Interview with Alvin Cailan | Amboy

Suzy Chase
14 min readSep 27, 2020


Intro: Welcome to the number one cookbook podcast, Cookery by the Book with Suzy Chase. She’s just a home cook in New York City, sitting at her dining room table, talking to cookbook authors.

Alvin Cailan: Hello everyone. It’s Alvin Cailan, and I have a new cookbook out called Amboy: Recipes from the Filipino-American Dream. You can also find me as the host of The Burger Show too.

Suzy Chase: In the preface you wrote “Eggslut Chef writes first cookbook! If you’re looking for 100 food porny egg sandwich recipes, then you’re going to be extremely disappointed in this book.” So you kicked this cookbook off, talking about working your butt off for two years, sacrificing friendships and leveraging all your credit cards for the brand it has become today. Can you talk a little bit about how your brand has evolved and what Amboy means to you?

Alvin Cailan: Oh, wow. Starting Eggslut was, was one of the most difficult things I’ve ever done in my life. I really do believe it was like a Masters and a PhD in, restaurant and hospitality management. But I think the most clearest way I can explain that introduction and the transition into Amboy is that I created Eggslut, but I am Amboy like Amboy is who I am. It’s what my Grandma called me when I was younger. She would describe me to her friends at church as Amboy, meaning, American born and it stuck with me. And then as I went through this journey through my culinary career, I realized that Amboy is actually the definition of my style of cooking, because it takes all the influences of my culture being Filipino and, mixing it with all of the recipes that I’ve, I’ve learned either professionally or through where I live.

Suzy Chase: You say, this is a story about a brown kid from a brown family whose roots are in Southeast Asia. Talk a little bit about not feeling American enough or Filipino enough.

Alvin Cailan: And didn’t speak English until I was five years old. I think my parents tried to speak Tagalog to me from the moment I started to talk till I was five, because they knew that I was going to go to school in America and learn English. So they were going to leave, the English teaching to the teachers. So when I first started school in kindergarten, you know, I would say, and pronounce things weird. And it was always kind of like, I was the odd ball out because I also grew up in a predominantly Mexican neighborhood. And so I was already the most different one out of everybody. Then after school, when school was over and it was summer vacation, my parents would ship me off to the Philippines to hang with my Grandma. And when I was in the Philippines, I wasn’t Filipino enough for the Filipinos. I was still just the American boy. So my entire life been trying to figure out my way either in American culture or in Filipino culture. And honestly, I’ve just really embraced the fact that I’m a first generation Filipino American, and I’m owning it. I’m not ashamed of who I am. I’m actually really proud of being Filipino, but I’m also like very, very, very American.

Suzy Chase: You know, what cracked me up in the book was your dad was brother Tony, the leader of the Lips To Lips Gang.

Alvin Cailan: So, yeah, my Dad.I had no idea until I started going to the Philippines and, and it was kind of like a weird, like Michael Corleone moment in the Philippines when we would arrive at the airport and seven dudes would come pick us up and we would roll in a caravan back to our native province. And while we were there, people would line up to talk to my Dad and I would never understand it. And one time I was being disciplined by my father in front of his Dad. And his Dad ended up saying like, Hey, why are you so tough on this kid? You’re a knucklehead too. And my Grandfather ended up telling me like, yeah, your Dad was the leader. Like, he was like the leader of the band. He had a group of friends and he was the boss. And I was like, I had no idea. So now I use that against my Dad. Every time he gets mad at me, when I do dumb things,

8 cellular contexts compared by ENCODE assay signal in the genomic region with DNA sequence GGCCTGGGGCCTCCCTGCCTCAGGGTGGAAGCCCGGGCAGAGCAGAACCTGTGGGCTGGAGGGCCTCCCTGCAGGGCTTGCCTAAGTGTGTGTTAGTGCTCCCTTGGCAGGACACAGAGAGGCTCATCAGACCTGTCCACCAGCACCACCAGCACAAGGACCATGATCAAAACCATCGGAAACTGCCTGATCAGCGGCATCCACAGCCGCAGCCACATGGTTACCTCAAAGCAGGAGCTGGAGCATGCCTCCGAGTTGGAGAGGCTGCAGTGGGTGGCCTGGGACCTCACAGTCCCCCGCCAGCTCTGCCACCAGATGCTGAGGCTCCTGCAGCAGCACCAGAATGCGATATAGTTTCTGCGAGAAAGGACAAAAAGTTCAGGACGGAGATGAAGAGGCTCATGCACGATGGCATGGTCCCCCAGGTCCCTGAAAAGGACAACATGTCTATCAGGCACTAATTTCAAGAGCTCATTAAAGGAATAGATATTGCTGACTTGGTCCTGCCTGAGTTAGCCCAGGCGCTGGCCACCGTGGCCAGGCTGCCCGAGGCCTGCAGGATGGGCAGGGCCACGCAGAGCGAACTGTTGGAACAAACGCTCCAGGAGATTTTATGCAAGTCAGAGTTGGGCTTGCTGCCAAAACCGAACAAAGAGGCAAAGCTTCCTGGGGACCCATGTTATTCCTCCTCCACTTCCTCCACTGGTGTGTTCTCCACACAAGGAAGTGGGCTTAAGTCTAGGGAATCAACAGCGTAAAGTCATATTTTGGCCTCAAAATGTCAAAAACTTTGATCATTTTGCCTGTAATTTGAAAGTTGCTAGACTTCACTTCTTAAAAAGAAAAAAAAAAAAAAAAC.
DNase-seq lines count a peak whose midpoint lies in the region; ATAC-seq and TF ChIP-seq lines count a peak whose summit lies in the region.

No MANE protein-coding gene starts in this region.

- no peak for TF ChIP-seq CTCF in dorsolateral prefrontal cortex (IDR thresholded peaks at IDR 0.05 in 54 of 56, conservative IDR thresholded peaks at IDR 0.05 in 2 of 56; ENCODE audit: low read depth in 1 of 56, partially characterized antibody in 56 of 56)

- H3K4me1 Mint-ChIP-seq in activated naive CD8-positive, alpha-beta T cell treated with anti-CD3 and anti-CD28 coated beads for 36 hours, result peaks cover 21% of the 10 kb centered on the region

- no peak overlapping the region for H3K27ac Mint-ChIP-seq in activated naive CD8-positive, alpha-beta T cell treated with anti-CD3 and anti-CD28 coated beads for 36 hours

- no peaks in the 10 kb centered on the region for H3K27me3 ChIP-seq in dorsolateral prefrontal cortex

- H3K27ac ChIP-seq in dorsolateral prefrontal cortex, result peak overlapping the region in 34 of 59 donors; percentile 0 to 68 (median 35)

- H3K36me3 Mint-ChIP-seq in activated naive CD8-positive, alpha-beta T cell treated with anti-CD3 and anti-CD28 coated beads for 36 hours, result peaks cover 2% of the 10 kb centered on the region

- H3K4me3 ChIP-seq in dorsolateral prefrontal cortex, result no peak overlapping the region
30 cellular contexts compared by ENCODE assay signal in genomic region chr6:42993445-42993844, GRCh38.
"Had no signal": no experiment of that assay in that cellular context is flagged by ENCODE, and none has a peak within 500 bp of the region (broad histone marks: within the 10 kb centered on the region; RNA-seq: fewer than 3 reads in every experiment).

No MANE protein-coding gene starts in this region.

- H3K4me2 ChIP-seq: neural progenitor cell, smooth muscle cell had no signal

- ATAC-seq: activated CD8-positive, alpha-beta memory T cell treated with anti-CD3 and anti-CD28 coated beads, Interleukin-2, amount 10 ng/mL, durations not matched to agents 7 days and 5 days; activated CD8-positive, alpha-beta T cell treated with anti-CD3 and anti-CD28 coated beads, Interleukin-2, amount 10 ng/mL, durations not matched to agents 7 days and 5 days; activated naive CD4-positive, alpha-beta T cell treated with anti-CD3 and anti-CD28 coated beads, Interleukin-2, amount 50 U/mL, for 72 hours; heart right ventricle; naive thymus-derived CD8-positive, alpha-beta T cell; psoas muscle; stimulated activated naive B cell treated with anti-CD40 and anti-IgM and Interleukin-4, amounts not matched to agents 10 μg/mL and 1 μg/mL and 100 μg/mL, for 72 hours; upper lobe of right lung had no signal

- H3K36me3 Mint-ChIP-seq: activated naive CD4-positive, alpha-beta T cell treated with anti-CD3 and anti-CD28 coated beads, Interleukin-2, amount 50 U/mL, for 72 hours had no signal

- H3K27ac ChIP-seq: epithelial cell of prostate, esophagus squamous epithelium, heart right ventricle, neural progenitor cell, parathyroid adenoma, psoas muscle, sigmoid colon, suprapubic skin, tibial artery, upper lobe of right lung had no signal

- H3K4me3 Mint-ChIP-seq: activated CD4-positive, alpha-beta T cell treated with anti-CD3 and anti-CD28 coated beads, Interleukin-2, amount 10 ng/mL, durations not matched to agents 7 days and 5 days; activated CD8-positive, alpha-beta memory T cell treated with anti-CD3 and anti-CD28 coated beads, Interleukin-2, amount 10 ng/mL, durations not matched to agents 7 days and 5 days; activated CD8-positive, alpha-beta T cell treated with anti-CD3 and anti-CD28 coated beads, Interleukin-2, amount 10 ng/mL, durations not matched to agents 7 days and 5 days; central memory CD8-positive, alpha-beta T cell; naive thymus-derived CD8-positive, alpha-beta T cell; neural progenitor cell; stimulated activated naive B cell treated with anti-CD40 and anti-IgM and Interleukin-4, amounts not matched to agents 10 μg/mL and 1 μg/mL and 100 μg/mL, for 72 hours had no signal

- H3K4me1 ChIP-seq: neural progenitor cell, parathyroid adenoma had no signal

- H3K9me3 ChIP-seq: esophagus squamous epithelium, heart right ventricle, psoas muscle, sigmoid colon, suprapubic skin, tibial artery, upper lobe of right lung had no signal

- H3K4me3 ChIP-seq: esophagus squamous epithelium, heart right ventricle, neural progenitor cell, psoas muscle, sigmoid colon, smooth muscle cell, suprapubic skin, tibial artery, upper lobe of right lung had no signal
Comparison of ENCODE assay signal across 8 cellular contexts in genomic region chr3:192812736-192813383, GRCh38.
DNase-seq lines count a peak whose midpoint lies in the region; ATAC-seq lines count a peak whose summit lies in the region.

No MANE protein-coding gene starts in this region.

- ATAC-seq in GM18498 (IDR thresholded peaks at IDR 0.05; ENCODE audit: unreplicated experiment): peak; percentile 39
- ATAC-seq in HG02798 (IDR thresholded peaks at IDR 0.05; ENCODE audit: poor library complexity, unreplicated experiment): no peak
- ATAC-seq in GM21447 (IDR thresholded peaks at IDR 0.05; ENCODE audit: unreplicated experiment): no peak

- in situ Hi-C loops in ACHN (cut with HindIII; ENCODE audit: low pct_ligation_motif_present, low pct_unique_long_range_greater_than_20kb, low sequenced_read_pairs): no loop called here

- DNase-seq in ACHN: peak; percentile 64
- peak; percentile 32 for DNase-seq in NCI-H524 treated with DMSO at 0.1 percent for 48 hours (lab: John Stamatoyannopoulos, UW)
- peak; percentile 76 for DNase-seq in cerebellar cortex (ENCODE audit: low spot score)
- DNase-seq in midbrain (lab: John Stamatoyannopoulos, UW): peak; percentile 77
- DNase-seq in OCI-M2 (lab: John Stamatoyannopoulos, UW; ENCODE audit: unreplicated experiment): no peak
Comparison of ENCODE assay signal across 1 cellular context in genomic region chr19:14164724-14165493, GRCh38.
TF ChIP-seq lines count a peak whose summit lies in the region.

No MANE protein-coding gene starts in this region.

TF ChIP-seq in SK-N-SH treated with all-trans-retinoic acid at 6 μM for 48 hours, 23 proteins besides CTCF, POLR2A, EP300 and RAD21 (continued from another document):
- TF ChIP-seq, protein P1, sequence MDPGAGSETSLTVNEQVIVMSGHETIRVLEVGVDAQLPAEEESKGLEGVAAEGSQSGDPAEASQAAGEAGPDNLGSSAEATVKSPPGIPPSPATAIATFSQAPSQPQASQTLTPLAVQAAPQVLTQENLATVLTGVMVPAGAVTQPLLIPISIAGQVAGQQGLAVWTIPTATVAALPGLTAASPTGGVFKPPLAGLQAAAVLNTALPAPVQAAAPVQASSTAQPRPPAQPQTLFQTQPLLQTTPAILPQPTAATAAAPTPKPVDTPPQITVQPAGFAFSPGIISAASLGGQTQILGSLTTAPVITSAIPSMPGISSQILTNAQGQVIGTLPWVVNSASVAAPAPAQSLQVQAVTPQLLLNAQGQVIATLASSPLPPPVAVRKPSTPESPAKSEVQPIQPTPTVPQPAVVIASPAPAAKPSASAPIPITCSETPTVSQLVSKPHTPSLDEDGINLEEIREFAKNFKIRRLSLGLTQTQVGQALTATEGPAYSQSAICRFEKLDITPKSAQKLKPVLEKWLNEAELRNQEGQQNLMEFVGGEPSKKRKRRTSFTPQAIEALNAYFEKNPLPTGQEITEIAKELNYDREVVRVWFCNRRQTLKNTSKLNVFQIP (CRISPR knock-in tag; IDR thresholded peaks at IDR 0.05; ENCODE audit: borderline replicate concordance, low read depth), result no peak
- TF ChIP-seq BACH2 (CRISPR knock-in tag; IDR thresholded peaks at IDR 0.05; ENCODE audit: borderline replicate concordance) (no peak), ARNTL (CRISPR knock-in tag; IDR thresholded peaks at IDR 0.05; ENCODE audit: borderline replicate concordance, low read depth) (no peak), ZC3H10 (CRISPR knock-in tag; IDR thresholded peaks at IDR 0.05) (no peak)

Suzy Chase: I heard you say once that your parents are pretty big haters, do they love what you’re doing now?

Alvin Cailan: They’re tossed up. Like they couldn’t understand me being a cook. And then now they don’t understand me being a TV personality slash businessman because, you know, I’m always busy and just having lunch or dinners, I have to schedule you a month out and they don’t understand that. My Dad’s kind of worked his way around it, where he just comes and visits to me at work. My Mom’s more of a home body. She lives in her little bubble and she doesn’t venture out. So she’s a little bit more of a hater than my Dad, but you know, we’re working on it.

Suzy Chase: You say, sauce is a magnifying glass for food. Tell us about that.

Alvin Cailan: Ooh. I mean, so this is another quintessential Amboy, theory, right? Because Filipino food is relatively saucing. Lots of things are one pot wonders. And so growing up, I, you know, I had an affinity for sauce, everything I had to have. I mean, I like ketchup and it’s almost on an embarrassing level, but I realized that like a lot of like American food that I eat is very dry. And I was like, man, like fried chicken when you eat fried chicken. And it’s just like the juiciness of the fried chicken and that’s it. And so it’s different from Filipino culture because if we have fried chicken in the Philippines, we eat that with an all purpose sauce, which is like a brown sugar bread crumb and like chicken liver sauce. And it’s, it’s super, super good. And then growing up, my Grandmother used to serve us fried chicken and I would add, Ketchup to it. And like when I went to culinary school and it was fried chicken week, I’d asked the chef. I said, Hey, chef, new century, we have all this fried chicken that we made. Is there any catch-up in it that I could use with it? And people were like, what, what are you doing? I’m a big fan of sauce. And then even through my culinary career, you know, I’ve always excelled in the saucier station. Uh, it was one of the things that like, I love building flavors, you know, with stock and all that stuff. So actually believe that sauce doesn’t take away, but it can definitely enhance dishes.